The joint health science program offers students a B.A. in health science from Dordt and an A.D.N., a two-year nursing degree, from St. Luke’s. Students who complete the two years at St. Luke’s—the sophomore and junior years—are eligible to work as nurses as soon as they finish. But by attending the final senior year at Dordt they earn a college degree as well—something Hulstein strongly encourages. The four-year degree, which includes Dordt’s general education courses, is a stepping stone for further education should a student decide to go back to school later on. And some employers prefer to hire nurses with the educational breadth a bachelor’s degree gives, she says.

One thing Hulstein is particularly careful about as she advises is that students understand the program and what it gives them. Graduates do not earn a B.S.N. but an A.D.N. and a B.A. While this satisfies the needs of most students who wish to work in clinics or hospitals, it may not be the degree they wish to have if they plan to go into such areas as advanced nursing practice or nursing research.

The first graduates with a health science major will receive their diplomas in 2004. Unless things change dramatically, those graduates should find many positions available. The current nursing shortage promises to make it relatively easy for nurses to find a position for the foreseeable future, says Hulstein.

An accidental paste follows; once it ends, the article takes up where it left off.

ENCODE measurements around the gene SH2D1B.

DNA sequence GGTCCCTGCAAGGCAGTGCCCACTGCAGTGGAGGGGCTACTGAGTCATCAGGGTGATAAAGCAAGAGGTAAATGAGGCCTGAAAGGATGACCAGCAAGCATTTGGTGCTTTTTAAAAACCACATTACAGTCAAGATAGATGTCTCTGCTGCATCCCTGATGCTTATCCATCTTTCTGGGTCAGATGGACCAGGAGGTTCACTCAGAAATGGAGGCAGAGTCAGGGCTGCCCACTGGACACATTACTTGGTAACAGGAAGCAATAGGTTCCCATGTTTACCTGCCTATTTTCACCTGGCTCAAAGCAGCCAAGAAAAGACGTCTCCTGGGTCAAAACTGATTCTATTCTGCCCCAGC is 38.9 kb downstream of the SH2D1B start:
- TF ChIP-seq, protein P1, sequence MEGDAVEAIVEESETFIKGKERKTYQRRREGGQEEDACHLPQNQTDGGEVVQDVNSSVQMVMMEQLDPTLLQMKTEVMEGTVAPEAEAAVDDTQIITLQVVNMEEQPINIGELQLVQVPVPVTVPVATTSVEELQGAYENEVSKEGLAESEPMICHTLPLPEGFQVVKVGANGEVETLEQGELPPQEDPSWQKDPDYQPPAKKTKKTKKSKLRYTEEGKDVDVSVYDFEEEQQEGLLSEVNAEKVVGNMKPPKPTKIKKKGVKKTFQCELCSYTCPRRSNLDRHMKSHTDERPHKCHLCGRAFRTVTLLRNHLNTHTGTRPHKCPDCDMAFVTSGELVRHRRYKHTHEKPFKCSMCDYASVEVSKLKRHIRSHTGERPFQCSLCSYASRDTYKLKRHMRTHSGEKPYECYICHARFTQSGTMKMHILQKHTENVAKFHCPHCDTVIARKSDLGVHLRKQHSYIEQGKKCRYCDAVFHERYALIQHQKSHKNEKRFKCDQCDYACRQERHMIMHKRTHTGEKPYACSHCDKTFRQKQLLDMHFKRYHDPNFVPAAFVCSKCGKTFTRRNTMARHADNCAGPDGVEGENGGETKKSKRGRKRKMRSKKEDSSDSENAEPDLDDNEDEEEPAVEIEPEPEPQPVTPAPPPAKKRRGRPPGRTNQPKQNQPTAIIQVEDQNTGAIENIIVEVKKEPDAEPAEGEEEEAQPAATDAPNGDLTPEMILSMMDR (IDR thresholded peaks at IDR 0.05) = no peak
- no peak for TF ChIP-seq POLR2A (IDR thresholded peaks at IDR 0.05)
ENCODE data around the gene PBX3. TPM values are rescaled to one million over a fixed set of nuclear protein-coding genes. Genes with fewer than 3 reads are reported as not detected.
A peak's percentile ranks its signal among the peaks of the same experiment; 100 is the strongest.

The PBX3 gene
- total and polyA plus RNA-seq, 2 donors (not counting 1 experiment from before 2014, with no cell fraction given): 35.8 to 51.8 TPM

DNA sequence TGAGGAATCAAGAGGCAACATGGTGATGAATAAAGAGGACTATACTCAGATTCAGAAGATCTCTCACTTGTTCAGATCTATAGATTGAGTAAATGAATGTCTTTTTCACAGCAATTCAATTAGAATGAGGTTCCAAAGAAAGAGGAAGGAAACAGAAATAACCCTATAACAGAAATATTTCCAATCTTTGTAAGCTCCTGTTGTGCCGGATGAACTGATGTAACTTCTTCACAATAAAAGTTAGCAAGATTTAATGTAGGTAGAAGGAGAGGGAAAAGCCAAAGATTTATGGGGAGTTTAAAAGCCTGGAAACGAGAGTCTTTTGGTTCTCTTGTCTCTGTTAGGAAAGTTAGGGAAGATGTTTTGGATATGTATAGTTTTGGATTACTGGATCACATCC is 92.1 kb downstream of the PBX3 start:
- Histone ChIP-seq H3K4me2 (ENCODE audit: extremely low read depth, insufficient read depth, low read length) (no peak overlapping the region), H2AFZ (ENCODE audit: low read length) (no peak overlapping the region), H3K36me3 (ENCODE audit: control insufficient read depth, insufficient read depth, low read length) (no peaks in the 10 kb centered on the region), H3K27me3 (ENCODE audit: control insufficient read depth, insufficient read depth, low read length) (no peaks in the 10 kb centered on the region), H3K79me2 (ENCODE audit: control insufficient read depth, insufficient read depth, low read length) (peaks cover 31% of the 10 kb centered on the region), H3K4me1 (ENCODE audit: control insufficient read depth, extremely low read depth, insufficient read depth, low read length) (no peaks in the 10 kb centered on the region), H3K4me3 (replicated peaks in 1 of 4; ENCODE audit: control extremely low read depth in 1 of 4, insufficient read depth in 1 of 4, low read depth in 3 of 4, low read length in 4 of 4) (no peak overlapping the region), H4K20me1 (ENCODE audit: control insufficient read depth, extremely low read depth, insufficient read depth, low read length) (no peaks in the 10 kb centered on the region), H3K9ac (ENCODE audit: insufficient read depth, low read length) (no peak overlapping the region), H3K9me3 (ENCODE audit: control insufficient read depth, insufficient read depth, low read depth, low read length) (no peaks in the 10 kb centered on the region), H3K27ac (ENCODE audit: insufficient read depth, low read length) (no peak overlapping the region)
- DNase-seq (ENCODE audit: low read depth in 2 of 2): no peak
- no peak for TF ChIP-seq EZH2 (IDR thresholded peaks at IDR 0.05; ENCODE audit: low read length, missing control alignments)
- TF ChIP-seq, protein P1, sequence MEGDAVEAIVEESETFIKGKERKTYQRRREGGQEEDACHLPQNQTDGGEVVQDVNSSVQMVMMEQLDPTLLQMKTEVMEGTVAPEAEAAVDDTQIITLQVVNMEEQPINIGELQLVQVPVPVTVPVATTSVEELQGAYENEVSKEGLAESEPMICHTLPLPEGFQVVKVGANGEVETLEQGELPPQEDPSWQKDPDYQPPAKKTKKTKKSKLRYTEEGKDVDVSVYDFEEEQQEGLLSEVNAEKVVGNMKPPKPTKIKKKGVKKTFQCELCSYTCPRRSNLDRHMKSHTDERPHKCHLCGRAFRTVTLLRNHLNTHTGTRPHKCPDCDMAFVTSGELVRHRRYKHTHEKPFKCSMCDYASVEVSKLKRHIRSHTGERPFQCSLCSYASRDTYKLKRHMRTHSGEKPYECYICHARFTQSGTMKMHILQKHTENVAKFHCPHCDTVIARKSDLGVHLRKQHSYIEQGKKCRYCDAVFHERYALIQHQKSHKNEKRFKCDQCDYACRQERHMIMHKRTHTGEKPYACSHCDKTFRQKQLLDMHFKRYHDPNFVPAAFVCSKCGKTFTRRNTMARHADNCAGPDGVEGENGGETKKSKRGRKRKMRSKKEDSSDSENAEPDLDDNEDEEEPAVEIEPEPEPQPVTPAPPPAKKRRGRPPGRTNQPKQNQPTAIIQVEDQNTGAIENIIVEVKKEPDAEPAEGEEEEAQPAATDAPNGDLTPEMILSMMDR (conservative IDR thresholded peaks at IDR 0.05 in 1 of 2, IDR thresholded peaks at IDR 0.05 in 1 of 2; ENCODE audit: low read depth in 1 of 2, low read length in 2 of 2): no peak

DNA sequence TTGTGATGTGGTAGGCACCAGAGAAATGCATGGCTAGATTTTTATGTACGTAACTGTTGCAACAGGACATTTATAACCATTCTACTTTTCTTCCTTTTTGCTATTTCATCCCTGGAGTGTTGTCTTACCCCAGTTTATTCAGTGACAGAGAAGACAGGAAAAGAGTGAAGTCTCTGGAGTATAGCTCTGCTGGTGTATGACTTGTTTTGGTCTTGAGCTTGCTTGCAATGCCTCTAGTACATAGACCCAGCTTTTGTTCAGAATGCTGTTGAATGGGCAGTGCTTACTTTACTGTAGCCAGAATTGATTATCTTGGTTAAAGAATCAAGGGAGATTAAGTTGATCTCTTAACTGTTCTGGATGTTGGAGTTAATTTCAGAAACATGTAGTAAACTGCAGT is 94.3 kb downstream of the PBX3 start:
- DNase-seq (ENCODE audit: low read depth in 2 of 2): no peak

Under her other hat, Hulstein is laying the groundwork for a new student health services office that could open as early as next fall. Hulstein has been visiting other colleges of similar size to Dordt to assess health services programs and to help her outline what Dordt’s will look like. Issues of where to locate the office, what services will be included, and what start-up equipment is needed are all part of her proposal recently presented to the administration.

“The introduction of the health science major presented a good opportunity for Dordt also to begin a health services program because it brings a full-time nurse to campus,” says Hulstein. Having such an office on campus will be more convenient for students, allow expanded hours for care, and make it easier to provide students with important preventative health information, she believes. She hopes it also will help them get care for health problems much sooner.